PHILADELPHIA – Targeted mutations to the genome can now be introduced by splitting specific mutator enzymes and then triggering them to reconstitute, according to research from the Perelman School of Medicine at the University of Pennsylvania. Led by graduate student Kiara Berríos under the supervision of Rahul Kohli, MD, PhD, an associate professor of Infectious Diseases at Penn, and Junwei Shi, PhD, an assistant professor of Cancer Biology, the investigations uncovered a novel gene editing technique that offers superior control compared to other existing techniques and has the potential to be used in-vivo. The technique has been patented, and the research is published in the latest issue of Nature Chemical Biology.
Base editors are one of the latest and most effective ways to achieve precise gene editing. In DNA targeted by base editors, C:G base pairs in DNA can be mutated to T:A or A:T base pairs can be turned to G:C. The base editors use CRISPR-Cas proteins to locate a specific DNA target and DNA deaminase enzymes to modify and mutate the target. Nevertheless, there was no way to trigger mutations at specific times or keep the editor in check to prevent undesired mutations.
The Penn researchers found that DNA deaminases can be divided into two inactive pieces, which can then be put back together using a small cell-permeable molecule called rapamycin. The new split-engineered base editors (seBEs) system can be introduced and lay dormant within a cell until the small molecule is added, at which point the base editing complex can be rapidly “turned on” to alter the genome.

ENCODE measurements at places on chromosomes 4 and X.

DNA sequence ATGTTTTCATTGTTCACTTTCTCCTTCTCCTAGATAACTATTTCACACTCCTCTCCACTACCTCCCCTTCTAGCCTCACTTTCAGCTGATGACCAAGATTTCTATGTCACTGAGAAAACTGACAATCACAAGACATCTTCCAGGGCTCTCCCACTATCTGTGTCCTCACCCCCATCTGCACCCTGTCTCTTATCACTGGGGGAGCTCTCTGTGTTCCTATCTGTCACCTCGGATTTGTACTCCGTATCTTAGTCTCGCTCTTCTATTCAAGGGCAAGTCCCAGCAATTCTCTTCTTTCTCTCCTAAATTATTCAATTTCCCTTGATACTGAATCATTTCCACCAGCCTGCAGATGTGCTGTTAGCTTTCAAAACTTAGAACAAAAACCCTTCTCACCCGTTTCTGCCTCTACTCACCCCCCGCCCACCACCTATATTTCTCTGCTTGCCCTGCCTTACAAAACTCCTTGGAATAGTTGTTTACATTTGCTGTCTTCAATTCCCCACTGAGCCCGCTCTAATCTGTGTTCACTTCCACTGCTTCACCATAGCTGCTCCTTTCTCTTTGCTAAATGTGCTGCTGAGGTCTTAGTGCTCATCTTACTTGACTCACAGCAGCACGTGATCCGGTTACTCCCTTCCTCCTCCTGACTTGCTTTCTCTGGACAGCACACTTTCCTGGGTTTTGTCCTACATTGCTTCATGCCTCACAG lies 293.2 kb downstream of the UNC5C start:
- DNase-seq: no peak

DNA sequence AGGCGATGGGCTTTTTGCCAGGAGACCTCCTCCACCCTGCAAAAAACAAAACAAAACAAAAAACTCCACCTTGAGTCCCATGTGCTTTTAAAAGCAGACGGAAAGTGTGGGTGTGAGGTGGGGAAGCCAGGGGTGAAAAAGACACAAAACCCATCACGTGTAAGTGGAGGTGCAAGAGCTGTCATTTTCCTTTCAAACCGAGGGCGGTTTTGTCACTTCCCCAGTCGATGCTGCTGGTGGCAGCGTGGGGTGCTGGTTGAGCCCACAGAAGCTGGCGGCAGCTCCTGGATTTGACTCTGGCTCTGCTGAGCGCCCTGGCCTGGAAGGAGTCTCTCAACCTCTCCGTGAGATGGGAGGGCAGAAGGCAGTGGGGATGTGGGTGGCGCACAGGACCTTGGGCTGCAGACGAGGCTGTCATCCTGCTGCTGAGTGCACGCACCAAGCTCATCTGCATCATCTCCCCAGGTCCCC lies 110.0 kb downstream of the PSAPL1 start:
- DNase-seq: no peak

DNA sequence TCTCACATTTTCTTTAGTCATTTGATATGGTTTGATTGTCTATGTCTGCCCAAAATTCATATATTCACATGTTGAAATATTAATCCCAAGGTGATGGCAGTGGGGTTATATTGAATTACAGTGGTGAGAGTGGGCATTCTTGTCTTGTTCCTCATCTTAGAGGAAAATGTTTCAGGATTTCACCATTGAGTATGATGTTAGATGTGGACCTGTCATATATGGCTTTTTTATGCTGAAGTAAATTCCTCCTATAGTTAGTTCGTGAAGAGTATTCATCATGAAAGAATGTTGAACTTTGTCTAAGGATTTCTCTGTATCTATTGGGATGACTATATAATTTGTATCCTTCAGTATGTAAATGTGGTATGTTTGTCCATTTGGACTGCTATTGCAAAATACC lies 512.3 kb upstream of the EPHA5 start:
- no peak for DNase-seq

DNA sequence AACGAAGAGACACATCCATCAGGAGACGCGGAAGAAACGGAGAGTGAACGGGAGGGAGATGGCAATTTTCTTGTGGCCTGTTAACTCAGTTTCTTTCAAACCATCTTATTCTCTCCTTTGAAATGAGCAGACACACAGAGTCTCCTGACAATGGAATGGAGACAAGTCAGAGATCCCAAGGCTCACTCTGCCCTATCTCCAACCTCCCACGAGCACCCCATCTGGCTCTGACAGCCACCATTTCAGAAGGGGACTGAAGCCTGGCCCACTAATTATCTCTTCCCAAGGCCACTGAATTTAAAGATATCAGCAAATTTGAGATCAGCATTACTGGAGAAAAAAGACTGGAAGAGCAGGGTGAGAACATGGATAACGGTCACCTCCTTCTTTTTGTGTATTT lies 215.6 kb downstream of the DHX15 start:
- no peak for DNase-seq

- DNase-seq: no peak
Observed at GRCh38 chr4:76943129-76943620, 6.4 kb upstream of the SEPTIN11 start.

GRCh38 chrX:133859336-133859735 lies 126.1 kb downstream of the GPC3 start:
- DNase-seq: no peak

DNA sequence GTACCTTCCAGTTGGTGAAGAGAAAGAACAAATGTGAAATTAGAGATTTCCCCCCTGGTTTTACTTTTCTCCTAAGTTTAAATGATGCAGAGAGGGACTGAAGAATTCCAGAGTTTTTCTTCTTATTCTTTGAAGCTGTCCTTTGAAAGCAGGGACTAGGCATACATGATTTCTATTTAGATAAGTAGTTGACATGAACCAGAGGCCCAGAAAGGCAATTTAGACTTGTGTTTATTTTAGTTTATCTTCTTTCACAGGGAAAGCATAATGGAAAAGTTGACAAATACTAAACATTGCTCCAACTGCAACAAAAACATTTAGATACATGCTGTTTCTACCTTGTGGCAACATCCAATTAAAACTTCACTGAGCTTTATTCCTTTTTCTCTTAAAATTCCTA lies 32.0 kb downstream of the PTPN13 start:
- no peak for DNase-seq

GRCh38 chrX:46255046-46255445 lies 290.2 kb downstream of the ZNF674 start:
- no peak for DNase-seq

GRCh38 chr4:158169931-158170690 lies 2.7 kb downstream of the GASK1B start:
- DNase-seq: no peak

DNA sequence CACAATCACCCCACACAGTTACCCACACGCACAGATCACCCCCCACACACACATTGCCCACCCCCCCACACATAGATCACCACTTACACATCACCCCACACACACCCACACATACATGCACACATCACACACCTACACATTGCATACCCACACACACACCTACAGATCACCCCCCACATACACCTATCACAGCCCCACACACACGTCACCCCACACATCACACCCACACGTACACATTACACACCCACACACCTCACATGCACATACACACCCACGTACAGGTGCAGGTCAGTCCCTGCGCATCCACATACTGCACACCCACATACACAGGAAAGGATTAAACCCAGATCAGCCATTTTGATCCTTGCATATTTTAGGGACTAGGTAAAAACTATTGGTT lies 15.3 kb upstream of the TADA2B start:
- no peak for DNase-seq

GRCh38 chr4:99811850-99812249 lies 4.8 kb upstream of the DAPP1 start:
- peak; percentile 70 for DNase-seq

“Our newly created split-engineered base editors really offer new potential for both research and therapeutics,” Kohli said. “Since we can control the time mutations are made, there is a possibility to use these seBEs in vivo to model diseases by altering a gene, similar to how scientists control the timing of gene knockouts, and even potentially someday offer clinicians the ability to control editing of a patient’s genes for treatment purposes.”
“Splitting DNA deaminase can also work outside of base editors,” said Shi. “As a cancer researcher, I see this technique as having potential in controlling genetic changes that cause cancer development and growth. It could also be used to identify vulnerabilities in cancer cells.”
Kohli’s and Shi’s labs plan to build on this research by applying controllable genome editing to cell-based screen research and by adding a layer of spatial control to accompany temporal control. A strength of the researchers’ approach is that the controllable split enzyme system can also be partnered with other new developments in the rapidly expanding CRISPR/Cas field to newly gain regulatory control over these various base editing strategies.